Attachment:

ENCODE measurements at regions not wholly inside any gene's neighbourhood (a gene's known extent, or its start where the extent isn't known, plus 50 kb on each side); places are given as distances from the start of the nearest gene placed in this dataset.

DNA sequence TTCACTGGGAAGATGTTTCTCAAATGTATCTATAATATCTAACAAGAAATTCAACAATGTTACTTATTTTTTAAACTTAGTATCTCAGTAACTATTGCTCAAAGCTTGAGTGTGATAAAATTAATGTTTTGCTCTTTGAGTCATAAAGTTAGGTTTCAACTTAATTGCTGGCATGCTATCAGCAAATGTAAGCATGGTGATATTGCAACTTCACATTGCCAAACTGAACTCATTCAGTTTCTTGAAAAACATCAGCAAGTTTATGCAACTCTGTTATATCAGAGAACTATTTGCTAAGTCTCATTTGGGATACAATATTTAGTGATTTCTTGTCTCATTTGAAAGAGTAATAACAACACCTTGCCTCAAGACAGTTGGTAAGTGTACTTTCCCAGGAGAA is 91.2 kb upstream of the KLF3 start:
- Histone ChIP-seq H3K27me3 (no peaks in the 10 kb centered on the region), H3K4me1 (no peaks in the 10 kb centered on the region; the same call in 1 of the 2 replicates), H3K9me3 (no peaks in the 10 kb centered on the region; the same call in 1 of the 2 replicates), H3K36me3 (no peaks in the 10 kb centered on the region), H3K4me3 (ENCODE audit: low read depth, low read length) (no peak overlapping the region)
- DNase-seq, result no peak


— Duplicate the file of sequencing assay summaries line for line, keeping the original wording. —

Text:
ENCODE measurements at regions not wholly inside any gene's neighbourhood (a gene's known extent, or its start where the extent isn't known, plus 50 kb on each side); places are given as distances from the start of the nearest gene placed in this dataset.

DNA sequence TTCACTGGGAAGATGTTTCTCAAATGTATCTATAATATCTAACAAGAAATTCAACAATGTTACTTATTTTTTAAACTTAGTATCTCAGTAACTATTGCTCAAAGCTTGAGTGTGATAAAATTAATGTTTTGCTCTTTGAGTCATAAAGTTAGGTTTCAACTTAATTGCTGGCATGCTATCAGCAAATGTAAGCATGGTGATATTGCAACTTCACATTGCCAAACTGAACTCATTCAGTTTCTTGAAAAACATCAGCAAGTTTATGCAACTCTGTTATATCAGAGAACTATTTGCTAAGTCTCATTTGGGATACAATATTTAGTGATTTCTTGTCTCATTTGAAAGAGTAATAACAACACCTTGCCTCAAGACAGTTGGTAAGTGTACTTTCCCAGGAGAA is 91.2 kb upstream of the KLF3 start:
- Histone ChIP-seq H3K27me3 (no peaks in the 10 kb centered on the region), H3K4me1 (no peaks in the 10 kb centered on the region; the same call in 1 of the 2 replicates), H3K9me3 (no peaks in the 10 kb centered on the region; the same call in 1 of the 2 replicates), H3K36me3 (no peaks in the 10 kb centered on the region), H3K4me3 (ENCODE audit: low read depth, low read length) (no peak overlapping the region)
- DNase-seq, result no peak